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Vandal appointed to cabinet, Carr named Prairies regional adviser

Hey there, time traveller!
This article was published 20/11/2019 (192 days ago), so information in it may no longer be current.

OTTAWA — Dan Vandal was a professional boxer in his past, but Manitoba’s newest federal cabinet minister will be leaning on the softer touch he developed at city council as he takes over the northern affairs portfolio.

Prime Minister Justin Trudeau named Vandal (Saint Boniface—Saint Vital) as the only Manitoban in his cabinet Wednesday, placing Jim Carr (Winnipeg South Centre) as a regional adviser while he deals with cancer treatment

"(Vandal) started off as a boxer and a fighter, but he also knows when not to bother fighting. He's a very practical guy," said Manitoba Liberal Leader Dougald Lamont, who has campaigned alongside Vandal.

As the previous sole Manitoban in cabinet, Carr had overseen issues such as Churchill’s railway disruption and Winnipeg’s infrastructure-spending dispute with the province. Vandal will likely take on such files.

Christopher Adams, a University of Manitoba political scientist, said Vandal’s performance in tough elections suggests he’d be adept at finding common ground in a minority government.

"He’s not an exhibitionist," Adams said. "I've seen him as more of the quiet but astute politician, who can read what's going on and then act on it."

Liberal MP Dan Vandal (right), with his wife Brigitte Leger, arrives for the swearing in of the new cabinet at Rideau Hall in Ottawa on Wednesday.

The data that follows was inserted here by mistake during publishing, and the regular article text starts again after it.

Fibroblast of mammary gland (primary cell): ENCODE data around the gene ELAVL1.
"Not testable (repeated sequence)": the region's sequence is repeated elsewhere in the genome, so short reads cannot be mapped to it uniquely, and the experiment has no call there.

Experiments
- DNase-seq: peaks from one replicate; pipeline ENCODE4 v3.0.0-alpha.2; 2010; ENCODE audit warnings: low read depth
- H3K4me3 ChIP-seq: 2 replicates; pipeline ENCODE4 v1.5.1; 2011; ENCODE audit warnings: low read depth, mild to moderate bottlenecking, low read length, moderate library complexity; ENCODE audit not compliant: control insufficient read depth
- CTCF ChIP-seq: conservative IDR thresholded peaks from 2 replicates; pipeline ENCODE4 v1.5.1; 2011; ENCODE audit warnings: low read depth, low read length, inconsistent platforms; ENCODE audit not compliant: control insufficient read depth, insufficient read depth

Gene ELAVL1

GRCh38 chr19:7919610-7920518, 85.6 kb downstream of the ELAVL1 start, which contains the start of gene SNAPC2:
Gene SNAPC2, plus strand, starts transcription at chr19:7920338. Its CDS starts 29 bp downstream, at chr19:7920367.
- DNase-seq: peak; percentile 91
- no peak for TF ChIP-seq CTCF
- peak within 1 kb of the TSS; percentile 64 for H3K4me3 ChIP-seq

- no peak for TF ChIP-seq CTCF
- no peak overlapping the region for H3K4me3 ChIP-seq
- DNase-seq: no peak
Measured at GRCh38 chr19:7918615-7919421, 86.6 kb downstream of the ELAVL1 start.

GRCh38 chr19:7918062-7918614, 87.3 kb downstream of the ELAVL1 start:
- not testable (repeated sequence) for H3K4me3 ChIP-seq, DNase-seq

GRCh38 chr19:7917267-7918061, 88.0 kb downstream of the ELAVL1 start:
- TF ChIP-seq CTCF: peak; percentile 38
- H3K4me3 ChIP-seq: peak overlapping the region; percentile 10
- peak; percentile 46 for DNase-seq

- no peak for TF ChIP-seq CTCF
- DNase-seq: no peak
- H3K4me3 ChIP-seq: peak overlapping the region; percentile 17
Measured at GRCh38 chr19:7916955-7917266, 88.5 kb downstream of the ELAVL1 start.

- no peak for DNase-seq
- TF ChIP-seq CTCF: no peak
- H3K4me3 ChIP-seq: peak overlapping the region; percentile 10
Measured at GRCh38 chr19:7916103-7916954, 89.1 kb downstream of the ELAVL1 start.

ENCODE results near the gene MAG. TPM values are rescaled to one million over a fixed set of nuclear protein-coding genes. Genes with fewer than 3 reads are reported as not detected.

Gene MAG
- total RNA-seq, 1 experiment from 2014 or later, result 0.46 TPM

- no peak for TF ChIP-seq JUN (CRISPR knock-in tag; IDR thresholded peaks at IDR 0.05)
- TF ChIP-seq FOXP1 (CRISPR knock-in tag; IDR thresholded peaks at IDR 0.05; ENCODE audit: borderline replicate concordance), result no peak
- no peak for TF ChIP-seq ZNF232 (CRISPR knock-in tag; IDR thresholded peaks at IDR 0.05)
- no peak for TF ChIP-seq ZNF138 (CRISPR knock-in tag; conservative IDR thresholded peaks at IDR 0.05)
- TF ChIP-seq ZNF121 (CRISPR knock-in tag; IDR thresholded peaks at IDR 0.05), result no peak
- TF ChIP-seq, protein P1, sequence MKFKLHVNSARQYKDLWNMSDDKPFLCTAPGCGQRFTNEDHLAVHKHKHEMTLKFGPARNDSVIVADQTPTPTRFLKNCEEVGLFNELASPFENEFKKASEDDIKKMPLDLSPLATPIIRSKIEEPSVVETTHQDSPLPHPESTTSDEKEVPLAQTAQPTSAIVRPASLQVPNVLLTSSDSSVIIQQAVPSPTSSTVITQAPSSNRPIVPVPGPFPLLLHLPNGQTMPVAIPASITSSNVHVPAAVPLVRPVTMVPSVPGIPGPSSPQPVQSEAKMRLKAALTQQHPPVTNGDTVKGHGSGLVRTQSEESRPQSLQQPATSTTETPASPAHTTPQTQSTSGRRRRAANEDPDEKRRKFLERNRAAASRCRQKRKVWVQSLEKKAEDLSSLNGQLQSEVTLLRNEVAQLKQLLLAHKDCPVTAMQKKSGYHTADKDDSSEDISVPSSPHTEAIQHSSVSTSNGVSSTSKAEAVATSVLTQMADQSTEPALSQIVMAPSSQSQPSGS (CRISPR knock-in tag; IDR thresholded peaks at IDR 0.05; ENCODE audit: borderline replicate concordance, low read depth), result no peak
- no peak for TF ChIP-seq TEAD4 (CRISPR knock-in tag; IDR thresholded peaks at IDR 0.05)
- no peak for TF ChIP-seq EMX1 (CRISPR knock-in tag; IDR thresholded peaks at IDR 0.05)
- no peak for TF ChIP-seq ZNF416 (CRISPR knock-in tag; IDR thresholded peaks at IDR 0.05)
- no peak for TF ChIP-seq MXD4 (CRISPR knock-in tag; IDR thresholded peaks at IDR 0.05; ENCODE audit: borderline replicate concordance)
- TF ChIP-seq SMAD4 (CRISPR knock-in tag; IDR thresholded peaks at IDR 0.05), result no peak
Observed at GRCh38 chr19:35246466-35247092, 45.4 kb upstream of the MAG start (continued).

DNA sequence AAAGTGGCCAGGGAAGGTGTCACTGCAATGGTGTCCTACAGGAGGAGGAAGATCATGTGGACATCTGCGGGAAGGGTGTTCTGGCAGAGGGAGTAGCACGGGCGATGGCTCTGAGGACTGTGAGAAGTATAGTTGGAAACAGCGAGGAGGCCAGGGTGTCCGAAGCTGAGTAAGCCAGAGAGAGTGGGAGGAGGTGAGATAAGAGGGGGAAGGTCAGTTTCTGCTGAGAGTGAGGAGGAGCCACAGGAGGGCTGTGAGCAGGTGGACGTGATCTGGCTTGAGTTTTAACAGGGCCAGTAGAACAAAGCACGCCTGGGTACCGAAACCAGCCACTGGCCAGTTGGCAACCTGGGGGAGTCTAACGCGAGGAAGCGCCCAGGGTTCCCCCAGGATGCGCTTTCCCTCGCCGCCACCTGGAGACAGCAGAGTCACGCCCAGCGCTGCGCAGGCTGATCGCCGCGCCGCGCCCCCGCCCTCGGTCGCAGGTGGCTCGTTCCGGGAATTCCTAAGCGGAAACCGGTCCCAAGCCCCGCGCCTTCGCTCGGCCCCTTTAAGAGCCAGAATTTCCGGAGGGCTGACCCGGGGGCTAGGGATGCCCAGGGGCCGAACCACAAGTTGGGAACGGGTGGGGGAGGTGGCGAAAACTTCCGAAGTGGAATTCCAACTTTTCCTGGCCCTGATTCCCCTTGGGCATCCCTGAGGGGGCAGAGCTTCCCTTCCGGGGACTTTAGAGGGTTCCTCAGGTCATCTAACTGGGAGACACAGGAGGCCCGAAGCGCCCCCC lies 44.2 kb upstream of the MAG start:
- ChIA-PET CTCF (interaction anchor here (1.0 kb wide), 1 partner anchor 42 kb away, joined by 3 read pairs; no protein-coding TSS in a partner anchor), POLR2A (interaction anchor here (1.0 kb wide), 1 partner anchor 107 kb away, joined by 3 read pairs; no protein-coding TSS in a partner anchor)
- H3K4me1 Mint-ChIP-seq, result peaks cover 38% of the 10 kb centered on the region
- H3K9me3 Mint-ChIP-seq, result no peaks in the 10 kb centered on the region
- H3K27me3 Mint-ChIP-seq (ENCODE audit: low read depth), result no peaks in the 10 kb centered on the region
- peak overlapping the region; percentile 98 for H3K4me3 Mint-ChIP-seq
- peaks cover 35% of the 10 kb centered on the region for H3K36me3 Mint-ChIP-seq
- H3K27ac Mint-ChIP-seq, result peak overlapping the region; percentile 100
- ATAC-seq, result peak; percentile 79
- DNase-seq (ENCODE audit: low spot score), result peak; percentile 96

SEAN KILPATRICK / THE CANADIAN PRESS

Liberal MP Dan Vandal (right), with his wife Brigitte Leger, arrives for the swearing in of the new cabinet at Rideau Hall in Ottawa on Wednesday.

Vandal was first elected MP in 2015, after five terms as a Winnipeg city councillor. He was previously a social worker.

Dan Vandal is sworn in as Minister of Northern Affairs. (Sean Kilpatrick / The Canadian Press)

Dan Vandal is sworn in as Minister of Northern Affairs. (Sean Kilpatrick / The Canadian Press)

Trudeau had appointed Vandal, who is Métis, as parliamentary secretary for Indigenous Services Canada in October 2018.

He told reporters Churchill will be part of his role as minister, which he expected will touch on climate change, energy, food security. "There’s certainly not a lack of issues in the North."

Three of Vandal's former city council colleagues lauded his ability to work with different people, which they all said could help manage the relationship between the Trudeau, Pallister (Manitoba) and Bowman (Winnipeg) administrations.

"It wouldn't be easy for anybody, dealing with some of the issues with the province, but I think he'd be very well-suited for it," said former councillor Jenny Gerbasi. "I think he's going to be a champion of the city, which is what we need."

“(Vandal) started off as a boxer and a fighter, but he also knows when not to bother fighting. He's a very practical guy." –Manitoba Liberal Leader Dougald Lamont

Coun. Matt Allard was Vandal's assistant for three years; Allard called him an "excellent" choice for cabinet. "We used to say: ‘Dan, Dan, he’s our man; if he can’t do it, no one can.’"

Coun. Brian Mayes said he was impressed with Vandal when he joined council in 2011, in dealing with contentious issues such as reviewing city-operated golf courses.

"I remember him saying, ‘You get too caught up in the details; you have to have a bigger picture here; you have to communicate that to the public,' and he was right on that," Mayes said.

"He’s used to handling a lot of different files at the same time."

Vandal has largely avoided controversy since coming to Parliament Hill four years ago. However, he apologized in October 2018 after flashing a middle finger to Conservative MP James Bezan in the House, during "a heated debate" over a convicted killer being placed in an open-concept prison lodge.